Idina Menzel seems to have every child below the age of 10 under her spell – not that some of her biggest fans know quite who she is. Recently her son Walker, 4, “was at a party, and a bunch of little girls were there singing songs from Frozen,” says Menzel, who belts the megahit “Let It Go” as the voice of ice princess Elsa in the Disney blockbuster. “And he said, ‘Oh, my mommy sings songs from Frozen,’ And they said” – she affects an unimpressed voice – ” ‘So do our moms!'”
Not like Menzel does. This winter, as Frozen and “Let It Go” snowballed into international sensations – more than $1 billion at the box office, a Best Song Oscar, 165 million YouTube views – the Broadway veteran, 42, finally started to experience life as a household name. Then, on Oscar night, her name – well, not exactly hers; may “Adele Dazeem” rest in peace – became the world’s most famous moniker after John Travolta’s flub introducing her performance of “Let It Go.” In the months leading up to that moment, Menzel had been coping with a more painful upheaval: In December she and her husband, actor Taye Diggs, announced their separation after 10 years of marriage. Appropriately, her new Broadway musical, If/Then, is about a newly divorced woman at a crossroads in her life. All the attention “has been overwhelming at times,” says Menzel. “It’s been crazy. So I’ve just focused on the show.”
As she collapses on a sofa in a Brooklyn warehouse at 10 p.m. and digs into her first full meal of the busy day (brussels sprouts and a tomato salad), Menzel can only laugh at how her life has changed since Oscar night. “It’s been crazy. More people know me. But having a 4-year-old keeps me grounded no matter what else is happening.” All the accolades can’t give Menzel what she wants most at this moment. “If I could have one magic power, then it would be to be the baby whisperer and get my son to go to sleep at night,” she says with a sigh.
After making Walker breakfast each morning at her Manhattan apartment and taking him to school, she heads to the theater to prep for If/Then, the first show in which she’s been billed above the title. “My character isn’t sure where her life should lead,” says Menzel, and the play shows two paths she could follow, à la the movie Sliding Doors. For the actress, “being back onstage is like being back home.” Her big break came at another crossroads moment, in 1995, when she auditioned for a musical for Michael Greif, now the director of If/Then. “Although Idina wasn’t right for that part,” Greif says, “I knew she’d be great for Jonathan Larson’s new musical. She has an incredibly raw, open quality.” Larson’s show was the soon-to-be smash Rent, and Menzel was cast as bisexual anarchist Maureen Johnson. “It changed my life,” she says.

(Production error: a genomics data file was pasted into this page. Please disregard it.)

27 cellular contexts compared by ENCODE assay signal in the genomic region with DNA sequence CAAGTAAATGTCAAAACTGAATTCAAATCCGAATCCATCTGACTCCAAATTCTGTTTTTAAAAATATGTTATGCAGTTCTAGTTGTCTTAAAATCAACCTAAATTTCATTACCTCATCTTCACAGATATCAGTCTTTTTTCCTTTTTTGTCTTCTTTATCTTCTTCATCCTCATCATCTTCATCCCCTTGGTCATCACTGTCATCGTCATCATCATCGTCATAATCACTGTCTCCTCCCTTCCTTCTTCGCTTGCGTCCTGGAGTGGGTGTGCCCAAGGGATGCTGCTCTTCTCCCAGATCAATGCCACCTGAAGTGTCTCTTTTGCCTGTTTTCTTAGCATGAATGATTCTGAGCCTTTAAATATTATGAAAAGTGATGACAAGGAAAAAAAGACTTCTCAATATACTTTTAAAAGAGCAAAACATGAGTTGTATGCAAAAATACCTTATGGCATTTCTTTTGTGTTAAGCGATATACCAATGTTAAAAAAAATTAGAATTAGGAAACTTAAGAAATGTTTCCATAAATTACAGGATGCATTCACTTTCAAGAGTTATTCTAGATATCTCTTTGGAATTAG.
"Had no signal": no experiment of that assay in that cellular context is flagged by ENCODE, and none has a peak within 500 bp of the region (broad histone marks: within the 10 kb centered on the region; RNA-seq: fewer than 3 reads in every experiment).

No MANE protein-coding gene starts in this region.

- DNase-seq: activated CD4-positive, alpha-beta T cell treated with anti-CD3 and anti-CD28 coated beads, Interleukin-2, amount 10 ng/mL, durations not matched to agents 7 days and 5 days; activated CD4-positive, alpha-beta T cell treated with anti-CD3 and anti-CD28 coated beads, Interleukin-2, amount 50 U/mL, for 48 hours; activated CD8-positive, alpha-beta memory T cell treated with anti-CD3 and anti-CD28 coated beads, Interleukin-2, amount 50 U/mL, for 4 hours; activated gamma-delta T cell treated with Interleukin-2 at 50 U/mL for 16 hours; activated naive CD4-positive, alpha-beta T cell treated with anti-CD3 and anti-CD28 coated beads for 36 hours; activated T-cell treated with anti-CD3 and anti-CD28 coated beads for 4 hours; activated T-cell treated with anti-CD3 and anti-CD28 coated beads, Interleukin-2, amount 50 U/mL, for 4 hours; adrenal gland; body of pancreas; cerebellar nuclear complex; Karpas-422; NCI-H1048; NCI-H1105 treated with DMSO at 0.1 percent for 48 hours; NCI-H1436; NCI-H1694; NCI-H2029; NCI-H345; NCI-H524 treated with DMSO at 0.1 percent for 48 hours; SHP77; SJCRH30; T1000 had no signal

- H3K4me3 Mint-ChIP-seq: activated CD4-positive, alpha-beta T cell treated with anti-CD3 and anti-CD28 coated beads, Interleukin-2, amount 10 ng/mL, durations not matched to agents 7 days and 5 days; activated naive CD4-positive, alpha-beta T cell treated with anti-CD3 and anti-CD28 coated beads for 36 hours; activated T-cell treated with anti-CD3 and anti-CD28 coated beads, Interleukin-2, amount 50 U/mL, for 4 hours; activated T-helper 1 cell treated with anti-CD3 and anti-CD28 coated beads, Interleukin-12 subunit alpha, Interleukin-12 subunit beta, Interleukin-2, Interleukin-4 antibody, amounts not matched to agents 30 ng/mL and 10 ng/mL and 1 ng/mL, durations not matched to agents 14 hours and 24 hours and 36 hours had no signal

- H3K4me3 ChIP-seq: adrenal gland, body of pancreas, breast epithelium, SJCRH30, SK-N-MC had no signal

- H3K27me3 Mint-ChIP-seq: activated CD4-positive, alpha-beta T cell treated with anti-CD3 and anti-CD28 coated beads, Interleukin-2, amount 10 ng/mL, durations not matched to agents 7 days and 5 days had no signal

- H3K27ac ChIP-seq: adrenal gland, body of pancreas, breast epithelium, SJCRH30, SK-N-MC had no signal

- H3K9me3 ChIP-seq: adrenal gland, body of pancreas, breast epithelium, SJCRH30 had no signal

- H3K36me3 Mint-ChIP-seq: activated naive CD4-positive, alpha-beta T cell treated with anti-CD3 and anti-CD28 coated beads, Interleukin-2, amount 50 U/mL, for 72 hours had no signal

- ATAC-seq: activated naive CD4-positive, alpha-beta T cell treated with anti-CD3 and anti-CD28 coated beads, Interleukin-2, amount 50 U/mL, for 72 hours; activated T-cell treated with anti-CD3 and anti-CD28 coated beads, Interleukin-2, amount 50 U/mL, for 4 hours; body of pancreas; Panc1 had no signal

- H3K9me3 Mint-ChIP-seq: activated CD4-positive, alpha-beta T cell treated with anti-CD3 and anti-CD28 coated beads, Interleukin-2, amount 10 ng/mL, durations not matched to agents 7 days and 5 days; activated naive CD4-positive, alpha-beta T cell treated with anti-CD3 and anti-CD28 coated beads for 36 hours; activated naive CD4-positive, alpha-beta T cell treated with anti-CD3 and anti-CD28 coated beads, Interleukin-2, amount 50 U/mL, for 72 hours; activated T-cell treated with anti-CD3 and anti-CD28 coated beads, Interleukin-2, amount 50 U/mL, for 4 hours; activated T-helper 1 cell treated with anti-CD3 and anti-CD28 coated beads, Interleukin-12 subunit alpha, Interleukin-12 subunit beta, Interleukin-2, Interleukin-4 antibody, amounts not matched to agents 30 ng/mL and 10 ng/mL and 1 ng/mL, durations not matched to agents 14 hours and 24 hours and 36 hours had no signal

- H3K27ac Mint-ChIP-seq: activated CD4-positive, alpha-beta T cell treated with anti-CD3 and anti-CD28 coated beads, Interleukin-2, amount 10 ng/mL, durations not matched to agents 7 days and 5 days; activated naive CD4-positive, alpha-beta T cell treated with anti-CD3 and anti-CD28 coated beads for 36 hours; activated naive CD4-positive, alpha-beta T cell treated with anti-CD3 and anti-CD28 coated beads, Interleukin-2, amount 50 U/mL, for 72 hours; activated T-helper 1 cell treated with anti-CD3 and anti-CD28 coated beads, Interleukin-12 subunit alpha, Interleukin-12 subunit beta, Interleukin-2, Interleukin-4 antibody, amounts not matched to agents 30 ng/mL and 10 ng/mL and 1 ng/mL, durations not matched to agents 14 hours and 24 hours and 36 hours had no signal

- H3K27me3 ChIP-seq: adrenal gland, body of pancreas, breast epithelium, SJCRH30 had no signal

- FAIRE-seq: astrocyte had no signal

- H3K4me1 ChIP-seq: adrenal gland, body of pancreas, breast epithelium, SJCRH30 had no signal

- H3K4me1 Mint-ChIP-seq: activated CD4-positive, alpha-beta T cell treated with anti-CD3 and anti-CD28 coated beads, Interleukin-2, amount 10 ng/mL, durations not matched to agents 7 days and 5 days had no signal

Not only did she nab a Tony nomination; she and costar Diggs fell in love and later married in 2003. Despite juggling demanding work schedules, at times on opposite coasts, the couple managed to make it work for a decade. “We go through tough times like everybody else,” she told PEOPLE last year. Now, Menzel says, “I’m doing okay. We’re doing good. Our focus will always be our son. We were together for a long time and grew apart, but we’re still close.”
She says she’s been leaning on family and friends, especially her younger sister Cara, 39, a teacher. “My sister and I are really close. Even though she’s younger, she was the first one to get married and have kids, so I’ve always gone to her for advice.” Menzel was raised on Long Island by Helene, a therapist, and Stuart Mentzel, a salesman, who split when Idina was 16. Menzel (who dropped the “t” to reflect the correct pronunciation of her name) dreamed of starring on Broadway from the start. As a teen she began singing at bar mitzvahs and weddings before enrolling at NYU as a drama major. But even once she found Broadway success, her path to stardom remained rocky. “When I was in Rent, I thought I could be a rock star,” she says. “I found out the music industry just didn’t think a theater singer could cross over.” More stage work followed, and in 2003 she landed her career-making role as Elphaba, the green-skinned witch in the Broadway hit Wicked, which earned her a Tony. In 2010 she reached an even wider audience with a recurring role on TV’s Glee, playing the mom of Lea Michele’s character.
While grateful for her legions of young fans, she admits to feeling restricted at times. “Sometimes I’ll want to say a curse word or tell a story at my concerts,” she says. “And I’ll see 10-year-old girls there dressed as Elsa or Elphaba, and I know I can’t just drop an F-bomb. But I’m a 42-year-old woman! I have stories!” Most of them, she says, are lessons she learned the hard way. “I’ve struggled with self-doubt, with learning to be okay in who I am,” she admits. “As I’ve grown older, I want to be the kind of person who is courageous, who takes risks. And I want to give back.” She already does that with A BroaderWay Foundation, an organization she created with Diggs in 2010. Each year, Menzel, Diggs and their theater friends host a 10-day camp to mentor “and help girls find their voice in life,” she says. She and Diggs plan to be back this summer, despite their separation. As for what happens next, if an unpredictable Oscar night has taught Menzel anything, it’s that things rarely go as planned. Luckily she’s learned to go with the flow. “If you follow your path and focus on love,” she says, “things will work out.”